June’s App of the Month: Saskatoon’s Report a Pothole

June 5, 2017 Jasmine Sohal

Crowdsourcing apps can empower citizens to get involved and collaborate with their local government. By having the app available through any device, governments can gather feedback from a larger group of contributors. Check out how the City of Saskatoon in Saskatchewan proactively combats potholes with June’s App of the Month.

I was driving on my way home one day, enjoying the fact that the snow has melted and the warm weather has finally arrived when THUNK! – my car hit a pothole. I thought to myself, how could the city government miss this pothole?

If you’re in Saskatoon and this happens to you, make sure to use the City’s Report a Pothole app. This web-based, crowdsourcing tool allows citizens to quickly locate and report potholes on an interactive map from a desktop, tablet or mobile device. It’s important to quickly act on potholes to prevent harm to the public as well as an array of damage to vehicles, including flat tires, scratched rims and damaged suspension.  

In early 2014, the City identified the need for an interactive online map that would allow citizens to report potholes and check for repair updates using their devices. This new application would replace the City’s existing online form that maintenance crews found difficult to use in pinpointing the location of repair requests. By creating a crowdsourcing app, citizens could engage and participate in road maintenance and repairs.

Using Esri Canada’s Canadian Municipal Data Model (CMDM) and the Citizen Service Request template to configure the app allowed the City to launch Report a Pothole within a short period. The Citizen Service Request template required minimal customization to ensure personal information captured through the app would remain confidential within the City’s IT infrastructure, a key requirement for the app. Other key requirements included automatic email confirmation to citizens who reported a pothole and a hybrid system architecture combining internal and cloud IT infrastructure. Additionally, pothole location and attribute data stored in SQL Server, as well as the map service served up by ArcGIS Server, were configured to be hosted in the cloud. The City’s ArcGIS Online subscription enabled the ability to view and edit the status of potholes.

Between March and September 2014, during the app’s initial launch, more than 3,500 potholes were reported.

So, how does the app work? 

When you open the app, a splash screen detailing emergency contact information appears in case there’s a severe pothole threatening public safety.

The app displays a detailed reference map of the city that includes locations of repaired potholes, as well as reported potholes based on their priority status. You can view detailed instructions on how to report a pothole at the left panel of the app. There’s also an option to turn on and off several layers, including active and upcoming construction projects.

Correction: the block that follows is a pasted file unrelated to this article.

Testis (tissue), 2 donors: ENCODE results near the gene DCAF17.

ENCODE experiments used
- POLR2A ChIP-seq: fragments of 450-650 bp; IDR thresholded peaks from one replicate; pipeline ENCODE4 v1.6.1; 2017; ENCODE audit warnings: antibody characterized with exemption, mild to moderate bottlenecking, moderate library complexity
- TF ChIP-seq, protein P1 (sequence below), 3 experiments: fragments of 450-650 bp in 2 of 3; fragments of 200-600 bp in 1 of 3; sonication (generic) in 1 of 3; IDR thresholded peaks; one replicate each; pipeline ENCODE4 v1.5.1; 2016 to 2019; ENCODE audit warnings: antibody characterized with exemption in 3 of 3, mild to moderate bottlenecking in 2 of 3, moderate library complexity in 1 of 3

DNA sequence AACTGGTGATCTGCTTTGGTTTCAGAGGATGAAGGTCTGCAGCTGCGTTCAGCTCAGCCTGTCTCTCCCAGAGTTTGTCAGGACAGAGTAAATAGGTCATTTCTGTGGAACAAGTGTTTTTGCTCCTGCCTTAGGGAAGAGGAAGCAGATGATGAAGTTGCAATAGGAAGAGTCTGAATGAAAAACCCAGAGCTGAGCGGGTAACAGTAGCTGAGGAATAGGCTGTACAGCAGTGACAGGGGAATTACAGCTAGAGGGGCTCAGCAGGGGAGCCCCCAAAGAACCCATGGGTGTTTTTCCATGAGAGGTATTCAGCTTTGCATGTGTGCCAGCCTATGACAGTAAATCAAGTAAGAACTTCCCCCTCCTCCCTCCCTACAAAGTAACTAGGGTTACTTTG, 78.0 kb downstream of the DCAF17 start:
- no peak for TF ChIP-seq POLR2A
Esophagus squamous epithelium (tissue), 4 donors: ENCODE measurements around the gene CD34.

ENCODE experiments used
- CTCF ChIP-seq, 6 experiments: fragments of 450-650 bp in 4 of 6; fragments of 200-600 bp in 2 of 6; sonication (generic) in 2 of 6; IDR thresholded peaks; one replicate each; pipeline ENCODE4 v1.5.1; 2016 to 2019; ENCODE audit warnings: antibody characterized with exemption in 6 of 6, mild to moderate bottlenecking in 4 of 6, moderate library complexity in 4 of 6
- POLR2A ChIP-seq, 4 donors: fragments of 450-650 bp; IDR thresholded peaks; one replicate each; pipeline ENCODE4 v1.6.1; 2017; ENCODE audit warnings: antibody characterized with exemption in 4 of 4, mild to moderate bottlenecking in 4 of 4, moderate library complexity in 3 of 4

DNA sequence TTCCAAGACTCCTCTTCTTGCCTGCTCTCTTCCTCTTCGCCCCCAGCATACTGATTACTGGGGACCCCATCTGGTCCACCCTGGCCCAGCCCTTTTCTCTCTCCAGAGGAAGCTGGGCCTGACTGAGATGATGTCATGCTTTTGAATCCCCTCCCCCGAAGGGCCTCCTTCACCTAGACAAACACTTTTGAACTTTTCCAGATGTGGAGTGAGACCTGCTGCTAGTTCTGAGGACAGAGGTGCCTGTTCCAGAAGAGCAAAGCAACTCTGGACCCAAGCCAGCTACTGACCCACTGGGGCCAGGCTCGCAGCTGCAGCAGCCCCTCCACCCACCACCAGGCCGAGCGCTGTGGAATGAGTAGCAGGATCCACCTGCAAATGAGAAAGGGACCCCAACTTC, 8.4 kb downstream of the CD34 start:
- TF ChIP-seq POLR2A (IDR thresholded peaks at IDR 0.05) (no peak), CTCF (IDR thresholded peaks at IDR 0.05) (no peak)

To report a pothole, you only need to click on a point on the map where the pothole is located. Photo descriptions appear to help you determine the size of the pothole. 

The app allows you to add more descriptive information about the pothole, such as its approximate depth and type of location (crosswalk, driving, bridge or parking lane or shoulder). You also have the option to include a photo and comment. Finally, you can add in your personal information before submitting the app.

Not only has this app made it significantly easier for citizens to report potholes, it has also increased the speed of pothole repairs in Saskatoon. With the public’s help, the City can now locate and fix potholes quicker, and send status updates of a submitted pothole to citizens.

The app’s combination of on-premise and cloud system architecture has also reduced the City’s reliance on its own IT infrastructure. Additionally, having the app accessible via any device has dramatically decreased the number of pothole-related calls to the City.

The Report a Pothole app is a great idea for municipalities that want to engage citizens in proactive road maintenance. I encourage you to check out the app and let me know your thoughts in the comments below.

About the Author

Jasmine Sohal

Jasmine Sohal is a GIS Analyst for Esri Canada, holding an Honours Bachelor of Science degree from McMaster University and a post-graduate GIS Applications Specialist certificate from Sir Sandford Fleming College. As a kid, Jasmine refrained from going to new places until she drew a map of how she would get from Point A to Point B. After taking her first Introduction to GIS course at McMaster University, Jasmine knew right away where her passion lay. Now, as a self-proclaimed Geogeek, she is always inspired to visualize situations spatially and applies GIS anywhere she can. In her spare time, Jasmine is a discoverer; for good hiking trails and restaurants, that is. She is always going out to discover beautiful landscapes during her hiking adventures around the province. Off the trails, you can find her discovering new restaurants to dine at. With her open mind and willingness to adapt and learn, Jasmine is excited to see what her future in GIS holds for her.

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